Obesity and Cancer 

Summary: Obesity in itself is a complex problem that affects the health and every day life of those who are suffering. Obesity can also increase your risk for many types of cancer and other long-term, severe illnesses if left untreated. Take the important steps necessary to reclaim your weight and your life by following a treatment plan to help you lose weight, and lower your risk for cancer.

Obesity is a condition in which the body has an unhealthy amount and poor distribution of body fat. Obesity can affect every aspect of every day life for anyone from their daily diet, activity levels, medical issues, and numerous challenges due to their physical body mass and size. According to a study conducted by the Centers for Disease Control in 2014, almost seventy-percent of United States adults over the age of twenty were overweight or obese, and one-third of those people were morbidly obese. These numbers continue to rise across the country and globe, in every age group, and within every culture, with more diseases and long-term illnesses being linked to obesity than ever before.

How does obesity increase my risk of cancer?

There are several aspects and side effects of being obese or severely overweight that can increase the risk of developing a number of cancers. These circumstances have all contributed to higher risk levels:

  • Obese people often have chronic low-level inflammation, which can cause DNA damage that leads to cancer. Overweight and obese individuals are more likely than normal-weight individuals to have conditions or disorders that are linked to or that cause chronic local inflammation and that are risk factors for certain cancers. For example, chronic local inflammation induced by gastroesophageal reflux disease or Barrett esophagus is a likely cause of esophageal adenocarcinoma. Obesity is a risk factor for gallstones, a condition characterized by chronic gallbladder inflammation, and a history of gallstones is a strong risk factor for gallbladder cancer. Chronic ulcerative colitis, which is a chronic inflammatory condition, and hepatitis– which is a disease of the liver causing inflammation, are risk factors for different types of liver cancer.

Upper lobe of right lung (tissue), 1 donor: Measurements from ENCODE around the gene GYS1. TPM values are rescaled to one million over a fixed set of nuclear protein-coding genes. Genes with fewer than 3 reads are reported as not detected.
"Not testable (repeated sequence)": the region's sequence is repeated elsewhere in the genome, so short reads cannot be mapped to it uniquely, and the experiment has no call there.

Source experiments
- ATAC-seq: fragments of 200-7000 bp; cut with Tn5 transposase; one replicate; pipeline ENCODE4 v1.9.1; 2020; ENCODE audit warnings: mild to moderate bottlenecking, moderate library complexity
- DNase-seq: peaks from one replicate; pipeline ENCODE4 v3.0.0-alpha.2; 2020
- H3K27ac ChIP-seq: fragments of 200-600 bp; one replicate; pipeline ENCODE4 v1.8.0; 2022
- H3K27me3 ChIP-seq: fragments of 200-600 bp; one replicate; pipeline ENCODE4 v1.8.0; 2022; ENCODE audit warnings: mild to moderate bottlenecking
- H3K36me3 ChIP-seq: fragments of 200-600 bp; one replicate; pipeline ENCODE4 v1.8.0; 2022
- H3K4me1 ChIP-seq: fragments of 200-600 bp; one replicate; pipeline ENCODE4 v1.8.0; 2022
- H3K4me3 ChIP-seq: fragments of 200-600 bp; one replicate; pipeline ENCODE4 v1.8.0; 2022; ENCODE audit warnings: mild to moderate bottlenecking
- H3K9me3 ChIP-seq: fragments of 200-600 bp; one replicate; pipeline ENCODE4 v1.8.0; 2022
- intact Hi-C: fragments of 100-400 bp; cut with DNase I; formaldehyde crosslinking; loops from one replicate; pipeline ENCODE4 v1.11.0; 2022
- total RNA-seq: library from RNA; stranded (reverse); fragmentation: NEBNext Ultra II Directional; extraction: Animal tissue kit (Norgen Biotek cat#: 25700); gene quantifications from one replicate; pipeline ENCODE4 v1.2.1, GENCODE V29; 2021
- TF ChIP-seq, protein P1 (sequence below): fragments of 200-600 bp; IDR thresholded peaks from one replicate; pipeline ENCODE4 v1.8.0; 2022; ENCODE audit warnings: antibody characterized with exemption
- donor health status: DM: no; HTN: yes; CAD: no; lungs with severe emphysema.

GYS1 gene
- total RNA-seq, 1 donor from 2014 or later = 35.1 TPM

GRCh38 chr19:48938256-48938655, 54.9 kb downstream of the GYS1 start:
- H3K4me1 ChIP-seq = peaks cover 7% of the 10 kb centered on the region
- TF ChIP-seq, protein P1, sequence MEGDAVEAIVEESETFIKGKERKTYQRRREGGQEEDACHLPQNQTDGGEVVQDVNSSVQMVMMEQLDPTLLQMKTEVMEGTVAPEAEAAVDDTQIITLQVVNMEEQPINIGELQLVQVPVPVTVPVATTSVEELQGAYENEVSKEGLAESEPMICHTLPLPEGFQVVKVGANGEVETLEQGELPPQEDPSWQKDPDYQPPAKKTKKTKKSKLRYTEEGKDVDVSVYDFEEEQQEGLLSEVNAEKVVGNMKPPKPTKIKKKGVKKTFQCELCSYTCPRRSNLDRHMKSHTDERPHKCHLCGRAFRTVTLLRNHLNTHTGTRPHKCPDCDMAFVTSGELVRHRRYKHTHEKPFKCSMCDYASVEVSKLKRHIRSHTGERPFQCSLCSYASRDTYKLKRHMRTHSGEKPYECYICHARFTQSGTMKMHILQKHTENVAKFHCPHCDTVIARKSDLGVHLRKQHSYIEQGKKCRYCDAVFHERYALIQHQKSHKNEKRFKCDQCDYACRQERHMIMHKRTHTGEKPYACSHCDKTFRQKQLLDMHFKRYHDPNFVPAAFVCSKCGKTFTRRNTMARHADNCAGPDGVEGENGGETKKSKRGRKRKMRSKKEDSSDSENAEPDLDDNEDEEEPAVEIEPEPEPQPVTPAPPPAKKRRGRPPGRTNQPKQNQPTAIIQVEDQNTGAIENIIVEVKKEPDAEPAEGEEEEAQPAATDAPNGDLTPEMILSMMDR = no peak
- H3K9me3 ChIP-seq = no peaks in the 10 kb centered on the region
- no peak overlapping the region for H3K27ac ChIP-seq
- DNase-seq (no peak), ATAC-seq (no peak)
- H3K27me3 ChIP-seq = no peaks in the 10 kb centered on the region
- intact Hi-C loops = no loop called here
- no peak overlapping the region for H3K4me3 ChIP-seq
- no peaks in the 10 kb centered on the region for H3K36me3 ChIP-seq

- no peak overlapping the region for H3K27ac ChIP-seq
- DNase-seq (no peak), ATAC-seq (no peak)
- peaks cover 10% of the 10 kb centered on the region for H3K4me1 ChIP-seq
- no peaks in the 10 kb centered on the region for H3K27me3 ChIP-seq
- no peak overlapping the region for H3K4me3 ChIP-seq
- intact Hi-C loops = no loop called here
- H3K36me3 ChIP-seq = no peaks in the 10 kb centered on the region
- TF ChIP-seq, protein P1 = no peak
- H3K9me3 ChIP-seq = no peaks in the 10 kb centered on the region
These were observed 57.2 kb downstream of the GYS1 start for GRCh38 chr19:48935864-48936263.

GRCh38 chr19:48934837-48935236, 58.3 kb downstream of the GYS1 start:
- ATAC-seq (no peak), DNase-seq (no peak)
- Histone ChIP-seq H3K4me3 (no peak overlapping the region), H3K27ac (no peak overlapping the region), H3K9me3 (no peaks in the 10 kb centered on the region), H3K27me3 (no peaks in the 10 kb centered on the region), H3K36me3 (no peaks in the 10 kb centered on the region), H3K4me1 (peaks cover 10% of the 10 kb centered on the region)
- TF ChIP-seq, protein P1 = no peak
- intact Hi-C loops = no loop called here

• Fat tissue, or adipose tissue, produces excess amounts of estrogen, high levels of which have been associated with increased risks of breast, endometrial, ovarian, and some other cancers.
  • Obese people often have increased blood levels of insulin and insulin-like growth factor-1 (IGF-1). This condition, known as hyperinsulinemia or insulin resistance, precedes the development of type 2 diabetes. High levels of insulin and IGF-1 may promote the development of colon, kidney, prostate, and endometrial cancers.
  • Fat cells produce adipokines, hormones that may stimulate or inhibit cell growth. For example, the level of an adipokine called leptin, which seems to promote cell proliferation, in the blood increases with increasing body fat. And another adipokine, adiponectin—which is less abundant in obese people than in those of normal weight—may have antiproliferative effects.
  • Fat cells may also have direct and indirect effects on other cell growth regulators, including mammalian target of rapamycin and AMP-activated protein kinase.

Other possible reasons by which obesity could affect cancer risk include changes in the mechanical properties of the scaffolding that surrounds breast cells and altered immune responses, effects on the nuclear factor kappa beta system, and oxidative stress.

Which types of cancers are most often affected by obesity?

All information coming in on statistics and record keeping on cancer and obesity come from observational studies. Sometimes this data can be difficult to interpret and cannot correlate a direct link that obesity in itself causes cancer. This is because the overall body reaction of having and getting treatment for cancer as an obese individual is much different from that of a person who is slender. Despite the limitations of these observational study designs, the consistent evidence collected tells us that higher amounts of body fat are indeed associated with an increased risk for certain types of cancer. Those types are:

  • Breast cancer: Many studies have shown that, in postmenopausal women, a higher BMI is associated with a modest increase in risk of breast cancer. For example, a five-unit increase in BMI is associated with a twelve-percent increase in risk. Among postmenopausal women, those who were obese have a twenty-to-forty percent increase in risk of developing breast cancer compared with normal-weight women. The higher risks are seen mainly in women who have never used menopausal hormone therapy and for tumors that express hormone receptors. Obesity is also a risk factor for breast cancer in men.